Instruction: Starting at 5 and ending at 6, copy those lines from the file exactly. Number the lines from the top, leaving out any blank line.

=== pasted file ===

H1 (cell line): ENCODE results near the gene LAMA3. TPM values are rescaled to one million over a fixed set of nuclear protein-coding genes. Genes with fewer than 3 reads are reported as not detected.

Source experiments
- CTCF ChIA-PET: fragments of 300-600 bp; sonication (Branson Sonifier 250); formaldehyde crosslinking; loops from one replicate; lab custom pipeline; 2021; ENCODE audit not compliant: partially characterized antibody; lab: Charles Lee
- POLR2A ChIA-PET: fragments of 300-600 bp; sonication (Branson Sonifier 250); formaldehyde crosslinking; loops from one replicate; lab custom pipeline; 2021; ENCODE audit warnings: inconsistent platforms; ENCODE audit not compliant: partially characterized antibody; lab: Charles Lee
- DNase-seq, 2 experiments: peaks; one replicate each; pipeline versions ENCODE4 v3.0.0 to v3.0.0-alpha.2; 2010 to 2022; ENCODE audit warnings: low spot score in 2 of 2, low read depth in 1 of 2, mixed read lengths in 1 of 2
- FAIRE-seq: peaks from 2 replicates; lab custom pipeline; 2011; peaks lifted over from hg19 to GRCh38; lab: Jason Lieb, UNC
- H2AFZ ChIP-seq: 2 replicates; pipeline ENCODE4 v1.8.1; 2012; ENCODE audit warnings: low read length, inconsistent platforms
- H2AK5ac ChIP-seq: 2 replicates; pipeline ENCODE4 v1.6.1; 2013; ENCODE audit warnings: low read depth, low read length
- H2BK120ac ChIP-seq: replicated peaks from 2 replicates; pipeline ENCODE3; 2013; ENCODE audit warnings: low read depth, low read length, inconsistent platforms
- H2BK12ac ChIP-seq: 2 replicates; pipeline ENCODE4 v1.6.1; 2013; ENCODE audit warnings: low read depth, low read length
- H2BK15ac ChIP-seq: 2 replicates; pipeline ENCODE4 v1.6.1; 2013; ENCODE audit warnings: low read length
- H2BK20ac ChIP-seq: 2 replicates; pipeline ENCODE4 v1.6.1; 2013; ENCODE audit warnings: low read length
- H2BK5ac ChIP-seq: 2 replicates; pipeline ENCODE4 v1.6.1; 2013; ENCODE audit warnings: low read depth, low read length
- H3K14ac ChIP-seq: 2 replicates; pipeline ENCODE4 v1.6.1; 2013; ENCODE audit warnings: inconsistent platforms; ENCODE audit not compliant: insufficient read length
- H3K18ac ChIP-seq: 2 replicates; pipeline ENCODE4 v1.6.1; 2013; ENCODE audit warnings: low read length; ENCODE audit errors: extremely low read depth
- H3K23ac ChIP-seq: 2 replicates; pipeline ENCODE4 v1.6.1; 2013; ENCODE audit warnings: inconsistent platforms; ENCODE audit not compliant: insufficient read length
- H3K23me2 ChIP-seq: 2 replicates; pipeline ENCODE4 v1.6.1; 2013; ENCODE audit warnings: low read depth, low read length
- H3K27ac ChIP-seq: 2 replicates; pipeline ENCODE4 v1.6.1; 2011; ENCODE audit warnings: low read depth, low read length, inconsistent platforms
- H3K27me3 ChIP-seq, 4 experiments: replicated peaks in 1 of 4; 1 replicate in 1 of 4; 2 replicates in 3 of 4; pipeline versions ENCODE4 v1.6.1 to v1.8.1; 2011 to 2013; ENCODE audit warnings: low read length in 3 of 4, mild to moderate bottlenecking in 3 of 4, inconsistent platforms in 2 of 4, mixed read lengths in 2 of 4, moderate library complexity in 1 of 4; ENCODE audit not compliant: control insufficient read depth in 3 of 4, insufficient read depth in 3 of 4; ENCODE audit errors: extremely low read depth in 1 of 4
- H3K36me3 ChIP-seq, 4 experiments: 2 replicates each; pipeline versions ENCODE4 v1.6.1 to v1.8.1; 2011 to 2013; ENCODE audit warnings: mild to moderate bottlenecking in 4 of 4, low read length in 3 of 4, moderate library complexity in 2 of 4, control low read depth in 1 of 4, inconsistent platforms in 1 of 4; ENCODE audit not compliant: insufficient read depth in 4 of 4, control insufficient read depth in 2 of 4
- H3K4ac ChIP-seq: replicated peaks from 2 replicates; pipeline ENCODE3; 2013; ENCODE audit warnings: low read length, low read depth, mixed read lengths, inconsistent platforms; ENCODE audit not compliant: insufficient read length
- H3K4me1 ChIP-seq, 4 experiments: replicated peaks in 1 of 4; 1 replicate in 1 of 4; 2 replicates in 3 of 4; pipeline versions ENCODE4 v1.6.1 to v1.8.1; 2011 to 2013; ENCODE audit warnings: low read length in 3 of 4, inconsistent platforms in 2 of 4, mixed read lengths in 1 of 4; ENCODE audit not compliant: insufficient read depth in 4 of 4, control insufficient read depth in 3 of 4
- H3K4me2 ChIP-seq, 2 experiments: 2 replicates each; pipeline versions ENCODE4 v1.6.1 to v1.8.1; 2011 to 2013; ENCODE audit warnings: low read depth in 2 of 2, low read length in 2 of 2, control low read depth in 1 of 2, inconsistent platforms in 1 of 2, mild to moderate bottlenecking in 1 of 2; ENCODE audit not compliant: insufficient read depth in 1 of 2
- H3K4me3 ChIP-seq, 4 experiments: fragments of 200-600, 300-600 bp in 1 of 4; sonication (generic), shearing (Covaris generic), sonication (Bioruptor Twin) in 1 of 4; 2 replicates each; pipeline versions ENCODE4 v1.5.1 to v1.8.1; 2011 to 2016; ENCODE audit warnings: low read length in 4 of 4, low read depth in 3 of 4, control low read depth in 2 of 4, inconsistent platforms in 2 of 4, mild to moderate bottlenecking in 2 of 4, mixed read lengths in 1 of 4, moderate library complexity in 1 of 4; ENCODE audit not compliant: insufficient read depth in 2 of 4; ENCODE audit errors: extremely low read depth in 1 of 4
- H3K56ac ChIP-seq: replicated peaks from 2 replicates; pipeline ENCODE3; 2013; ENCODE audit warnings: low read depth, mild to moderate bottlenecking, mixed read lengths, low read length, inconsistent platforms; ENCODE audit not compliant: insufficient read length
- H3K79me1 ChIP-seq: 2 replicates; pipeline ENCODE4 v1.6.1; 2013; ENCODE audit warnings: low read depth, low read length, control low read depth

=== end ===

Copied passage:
- DNase-seq, 2 experiments: peaks; one replicate each; pipeline versions ENCODE4 v3.0.0 to v3.0.0-alpha.2; 2010 to 2022; ENCODE audit warnings: low spot score in 2 of 2, low read depth in 1 of 2, mixed read lengths in 1 of 2
- FAIRE-seq: peaks from 2 replicates; lab custom pipeline; 2011; peaks lifted over from hg19 to GRCh38; lab: Jason Lieb, UNC